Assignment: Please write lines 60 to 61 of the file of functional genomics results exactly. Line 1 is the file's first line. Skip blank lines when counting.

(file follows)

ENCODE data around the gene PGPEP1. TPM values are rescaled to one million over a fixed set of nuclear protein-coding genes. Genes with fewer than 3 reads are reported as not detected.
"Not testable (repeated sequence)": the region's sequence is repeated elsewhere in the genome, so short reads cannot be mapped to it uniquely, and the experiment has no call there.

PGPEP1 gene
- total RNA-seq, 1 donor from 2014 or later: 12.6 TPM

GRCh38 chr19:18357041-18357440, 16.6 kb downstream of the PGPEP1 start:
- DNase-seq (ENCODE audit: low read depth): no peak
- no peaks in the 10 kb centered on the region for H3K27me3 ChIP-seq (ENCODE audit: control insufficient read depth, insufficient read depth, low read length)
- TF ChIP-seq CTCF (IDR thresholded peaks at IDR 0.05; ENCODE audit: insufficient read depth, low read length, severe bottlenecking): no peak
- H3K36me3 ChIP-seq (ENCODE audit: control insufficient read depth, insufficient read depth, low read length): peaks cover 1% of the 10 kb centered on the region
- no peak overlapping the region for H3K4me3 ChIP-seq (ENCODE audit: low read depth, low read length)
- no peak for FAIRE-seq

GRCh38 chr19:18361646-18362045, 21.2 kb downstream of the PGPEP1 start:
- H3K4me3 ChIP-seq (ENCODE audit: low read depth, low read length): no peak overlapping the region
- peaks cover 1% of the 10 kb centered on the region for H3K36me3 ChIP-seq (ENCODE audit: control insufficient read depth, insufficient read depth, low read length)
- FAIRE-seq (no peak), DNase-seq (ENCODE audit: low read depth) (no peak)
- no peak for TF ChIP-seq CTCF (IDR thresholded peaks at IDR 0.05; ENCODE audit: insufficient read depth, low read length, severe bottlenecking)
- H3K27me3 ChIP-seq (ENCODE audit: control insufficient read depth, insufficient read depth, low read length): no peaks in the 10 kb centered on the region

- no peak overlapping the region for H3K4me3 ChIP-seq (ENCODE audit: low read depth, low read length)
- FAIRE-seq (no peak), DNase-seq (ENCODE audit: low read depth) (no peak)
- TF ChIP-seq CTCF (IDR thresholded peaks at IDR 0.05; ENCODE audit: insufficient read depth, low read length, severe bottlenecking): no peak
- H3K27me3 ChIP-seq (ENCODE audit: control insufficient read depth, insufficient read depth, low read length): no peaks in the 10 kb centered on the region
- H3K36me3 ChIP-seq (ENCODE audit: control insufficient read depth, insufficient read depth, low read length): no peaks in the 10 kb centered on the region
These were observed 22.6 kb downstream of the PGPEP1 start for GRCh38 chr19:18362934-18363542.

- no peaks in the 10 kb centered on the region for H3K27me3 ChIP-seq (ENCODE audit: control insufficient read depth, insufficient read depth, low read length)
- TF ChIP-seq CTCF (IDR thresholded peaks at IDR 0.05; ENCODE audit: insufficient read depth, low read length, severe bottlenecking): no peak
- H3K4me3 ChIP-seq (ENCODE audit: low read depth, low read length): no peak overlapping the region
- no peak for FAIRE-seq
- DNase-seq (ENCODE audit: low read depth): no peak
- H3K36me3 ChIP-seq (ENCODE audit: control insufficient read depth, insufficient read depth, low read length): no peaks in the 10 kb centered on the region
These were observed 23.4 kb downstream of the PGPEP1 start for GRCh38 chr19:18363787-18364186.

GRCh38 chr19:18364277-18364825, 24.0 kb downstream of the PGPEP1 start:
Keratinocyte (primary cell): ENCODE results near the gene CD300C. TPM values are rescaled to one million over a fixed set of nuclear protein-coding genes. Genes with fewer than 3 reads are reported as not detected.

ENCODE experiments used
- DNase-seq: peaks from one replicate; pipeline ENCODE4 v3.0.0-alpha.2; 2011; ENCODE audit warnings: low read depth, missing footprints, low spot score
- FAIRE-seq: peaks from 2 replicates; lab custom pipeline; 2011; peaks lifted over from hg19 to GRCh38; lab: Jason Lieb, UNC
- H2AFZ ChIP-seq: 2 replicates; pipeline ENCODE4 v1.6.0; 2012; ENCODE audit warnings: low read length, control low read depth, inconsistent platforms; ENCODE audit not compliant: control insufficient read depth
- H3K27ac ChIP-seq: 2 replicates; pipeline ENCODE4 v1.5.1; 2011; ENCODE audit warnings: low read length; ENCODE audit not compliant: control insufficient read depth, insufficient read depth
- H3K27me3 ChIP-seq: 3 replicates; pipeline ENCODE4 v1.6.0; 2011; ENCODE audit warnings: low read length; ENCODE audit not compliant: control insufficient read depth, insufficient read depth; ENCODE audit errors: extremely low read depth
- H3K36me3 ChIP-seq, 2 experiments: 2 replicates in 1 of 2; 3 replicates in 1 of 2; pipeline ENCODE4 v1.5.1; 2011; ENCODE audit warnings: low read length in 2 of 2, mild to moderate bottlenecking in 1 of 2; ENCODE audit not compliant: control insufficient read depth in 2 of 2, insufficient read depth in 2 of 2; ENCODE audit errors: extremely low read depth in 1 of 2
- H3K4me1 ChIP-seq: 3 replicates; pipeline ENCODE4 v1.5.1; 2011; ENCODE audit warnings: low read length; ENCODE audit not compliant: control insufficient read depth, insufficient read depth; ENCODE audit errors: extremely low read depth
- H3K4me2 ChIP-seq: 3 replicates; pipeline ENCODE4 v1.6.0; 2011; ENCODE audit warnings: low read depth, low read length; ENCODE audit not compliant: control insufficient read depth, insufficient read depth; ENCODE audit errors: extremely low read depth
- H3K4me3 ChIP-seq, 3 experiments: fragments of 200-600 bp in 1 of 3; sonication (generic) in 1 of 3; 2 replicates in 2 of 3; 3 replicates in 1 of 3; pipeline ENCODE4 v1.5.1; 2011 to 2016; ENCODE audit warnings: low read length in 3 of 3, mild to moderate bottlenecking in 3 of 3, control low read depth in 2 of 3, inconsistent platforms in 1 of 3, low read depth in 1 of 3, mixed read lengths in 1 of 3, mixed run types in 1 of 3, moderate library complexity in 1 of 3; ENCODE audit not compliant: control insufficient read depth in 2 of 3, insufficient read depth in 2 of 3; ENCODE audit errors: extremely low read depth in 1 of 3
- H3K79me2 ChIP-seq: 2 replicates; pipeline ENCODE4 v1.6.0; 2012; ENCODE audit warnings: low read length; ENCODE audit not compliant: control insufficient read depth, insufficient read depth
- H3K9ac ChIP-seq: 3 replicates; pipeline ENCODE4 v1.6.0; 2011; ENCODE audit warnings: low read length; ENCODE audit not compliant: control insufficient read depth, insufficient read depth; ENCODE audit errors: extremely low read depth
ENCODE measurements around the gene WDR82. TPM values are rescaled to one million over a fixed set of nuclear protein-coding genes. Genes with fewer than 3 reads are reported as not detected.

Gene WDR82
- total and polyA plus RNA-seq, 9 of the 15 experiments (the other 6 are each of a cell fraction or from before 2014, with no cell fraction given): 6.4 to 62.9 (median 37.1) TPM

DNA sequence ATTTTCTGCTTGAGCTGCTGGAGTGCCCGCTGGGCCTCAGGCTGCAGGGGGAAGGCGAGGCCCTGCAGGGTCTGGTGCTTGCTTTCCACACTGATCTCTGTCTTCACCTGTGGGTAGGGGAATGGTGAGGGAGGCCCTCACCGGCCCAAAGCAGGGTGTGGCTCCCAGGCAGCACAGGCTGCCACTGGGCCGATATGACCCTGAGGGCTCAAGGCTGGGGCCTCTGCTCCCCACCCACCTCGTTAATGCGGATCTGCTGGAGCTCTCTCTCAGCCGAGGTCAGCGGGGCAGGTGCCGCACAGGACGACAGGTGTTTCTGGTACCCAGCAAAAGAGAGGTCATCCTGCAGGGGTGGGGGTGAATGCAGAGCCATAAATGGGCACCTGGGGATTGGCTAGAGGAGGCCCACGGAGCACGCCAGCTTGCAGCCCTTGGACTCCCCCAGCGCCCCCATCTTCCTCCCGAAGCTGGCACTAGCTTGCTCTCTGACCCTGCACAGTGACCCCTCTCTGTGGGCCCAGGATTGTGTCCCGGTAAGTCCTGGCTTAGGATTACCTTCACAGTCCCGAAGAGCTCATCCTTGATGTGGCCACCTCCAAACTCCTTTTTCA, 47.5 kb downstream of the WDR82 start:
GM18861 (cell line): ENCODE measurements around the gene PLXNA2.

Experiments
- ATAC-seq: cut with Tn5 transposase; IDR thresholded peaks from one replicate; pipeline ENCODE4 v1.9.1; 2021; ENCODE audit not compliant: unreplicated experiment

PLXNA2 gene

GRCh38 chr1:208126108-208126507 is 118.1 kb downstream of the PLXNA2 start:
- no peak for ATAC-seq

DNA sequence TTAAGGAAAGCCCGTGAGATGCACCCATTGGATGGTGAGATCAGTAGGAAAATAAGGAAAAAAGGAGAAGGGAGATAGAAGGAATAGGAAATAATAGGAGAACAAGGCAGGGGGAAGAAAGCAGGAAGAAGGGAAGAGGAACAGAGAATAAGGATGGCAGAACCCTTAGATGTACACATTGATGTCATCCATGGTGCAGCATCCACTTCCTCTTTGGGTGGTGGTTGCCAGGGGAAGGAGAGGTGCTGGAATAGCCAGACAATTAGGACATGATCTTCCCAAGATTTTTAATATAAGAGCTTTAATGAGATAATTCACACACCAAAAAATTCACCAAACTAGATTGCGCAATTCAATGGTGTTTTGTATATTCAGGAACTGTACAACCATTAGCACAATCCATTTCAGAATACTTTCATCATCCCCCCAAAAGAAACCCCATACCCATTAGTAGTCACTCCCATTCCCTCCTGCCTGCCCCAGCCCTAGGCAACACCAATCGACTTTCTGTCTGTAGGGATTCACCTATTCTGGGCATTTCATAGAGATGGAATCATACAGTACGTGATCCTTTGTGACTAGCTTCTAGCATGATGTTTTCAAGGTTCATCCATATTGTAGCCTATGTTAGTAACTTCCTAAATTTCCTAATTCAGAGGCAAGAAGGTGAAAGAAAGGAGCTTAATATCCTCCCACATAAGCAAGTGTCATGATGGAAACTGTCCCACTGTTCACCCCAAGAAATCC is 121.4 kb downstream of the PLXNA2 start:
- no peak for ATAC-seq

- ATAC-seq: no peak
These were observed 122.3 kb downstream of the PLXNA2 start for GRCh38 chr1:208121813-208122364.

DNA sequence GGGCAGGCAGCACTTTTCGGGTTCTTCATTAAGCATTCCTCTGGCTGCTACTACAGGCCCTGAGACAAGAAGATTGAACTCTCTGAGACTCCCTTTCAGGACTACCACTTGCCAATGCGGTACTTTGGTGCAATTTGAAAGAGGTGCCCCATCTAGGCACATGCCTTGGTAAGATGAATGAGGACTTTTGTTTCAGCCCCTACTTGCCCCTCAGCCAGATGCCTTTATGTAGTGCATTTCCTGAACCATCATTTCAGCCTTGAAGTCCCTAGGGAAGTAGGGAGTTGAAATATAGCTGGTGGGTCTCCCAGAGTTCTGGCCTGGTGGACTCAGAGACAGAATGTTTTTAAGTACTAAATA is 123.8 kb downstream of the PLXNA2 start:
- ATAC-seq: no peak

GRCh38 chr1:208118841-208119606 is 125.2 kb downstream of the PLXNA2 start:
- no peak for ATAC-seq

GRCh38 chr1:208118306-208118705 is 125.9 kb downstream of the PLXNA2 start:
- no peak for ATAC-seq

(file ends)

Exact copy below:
- ATAC-seq: no peak

GRCh38 chr1:208118841-208119606 is 125.2 kb downstream of the PLXNA2 start: